On April 10 we launched Strategies versus Corona, a platform to generate, model, and evaluate different exit strategies through a massive Open Science and Citizen Science based initiative.
In the first phase, we called upon citizens and scientists from all walks of life to submit ideas on how to lift the lockdown (so-called ‘exit strategies’), and propose criteria on which these strategies should be evaluated. By doing so, we hoped to generate ideas beyond what is commonly discussed in media outlets and the scientific literature and to encourage unconventional and creative solutions.
We received a total of 24 proposals, which can be read in full here. As hoped, the proposed strategies differ greatly in their focus. We encourage you to browse through the document, and want to particularly highlight the detailed entries concerning vaccines and testing by Prof. Henk van Beijeren and Prof. Jan Verhoef; an entry on solidarity by Prof. Rick Quax; and an entry on a model that has been used to forecast COVID-19 in Belgium by Prof. Bhattacharya. In the following, we will give a broad flavour of the other strategies that have been submitted.
Many strategies focused on regulations for individuals and made a distinction between those individuals that are ‘vulnerable’ and those that are not. Many of these strategies defined vulnerability in terms of age, considering age groups above 50+ or 60+ as vulnerable. Other strategies highlighted that what makes an individual more or less vulnerable should be carefully assessed, considering both age and other health factors.
Another notable difference among strategies is whether a lockdown for vulnerable people should be voluntary or not. One strategy proposed a voluntary lockdown so that people could opt-in and opt-out of. Crucially, when opting-in for a lockdown, one would be provided with all necessary help, such as getting groceries delivered and receiving (virtual) social assistance.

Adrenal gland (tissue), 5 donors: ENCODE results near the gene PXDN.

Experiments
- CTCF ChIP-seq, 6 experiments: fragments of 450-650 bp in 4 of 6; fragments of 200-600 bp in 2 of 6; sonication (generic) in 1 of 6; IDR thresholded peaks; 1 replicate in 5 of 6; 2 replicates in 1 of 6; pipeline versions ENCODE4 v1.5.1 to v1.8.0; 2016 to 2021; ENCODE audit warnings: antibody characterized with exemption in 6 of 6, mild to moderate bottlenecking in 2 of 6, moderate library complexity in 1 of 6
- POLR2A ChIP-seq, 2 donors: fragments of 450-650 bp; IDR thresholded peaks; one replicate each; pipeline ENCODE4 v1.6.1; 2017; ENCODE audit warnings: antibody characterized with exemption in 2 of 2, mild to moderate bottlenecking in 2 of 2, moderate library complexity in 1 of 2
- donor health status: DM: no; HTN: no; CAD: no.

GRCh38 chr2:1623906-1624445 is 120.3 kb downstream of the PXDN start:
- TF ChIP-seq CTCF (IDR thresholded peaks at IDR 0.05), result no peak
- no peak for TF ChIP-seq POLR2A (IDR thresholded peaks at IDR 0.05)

There were a number of strategies that focused on specific policies, for example to open up different regions in the Netherlands. Some proposed to specify the regions based on the number of infections a region has; for example, one might start with opening up regions with few infections and test aggressively, which combined with contact tracing should keep infections low.
Other strategies focused on protective measures like wearing a plastic mask, or creating different lanes in hallways and door openings that are separated by plastic. One proposal mentioned so-called ‘immunity passports’ which would signal that a person has been infected and is (hopefully) immune, thus being able to go back to ‘normal’.
As an aside, we found this recent podcast episode by the New York Times about the next one or two years of the pandemic very informative — and sobering. We curate a number of selected resources that might also be of interest to you here.
Do you have a proposal for an exit strategy or criteria on which they should be evaluated? If so, you are still very welcome to submit your suggestions!
The proposals we received illustrate how many different perspectives can be taken to formulate an exit strategy. To come up with a complete exit strategy that could potentially be applied nationwide likely requires the combination of a multitude of strategies. In addition, working out a complete exit strategy is an enormously complex and delicate task, as it has to cover many aspects: from assessing different medical, economic, psychological, and social consequences to considering the feasibility as well as potential unintended side-effects. Clearly, finding an adequate exit strategy requires a multidisciplinary approach.
This is the goal of the second phase of Strategies versus Corona, which we will announce very soon. Stay tuned!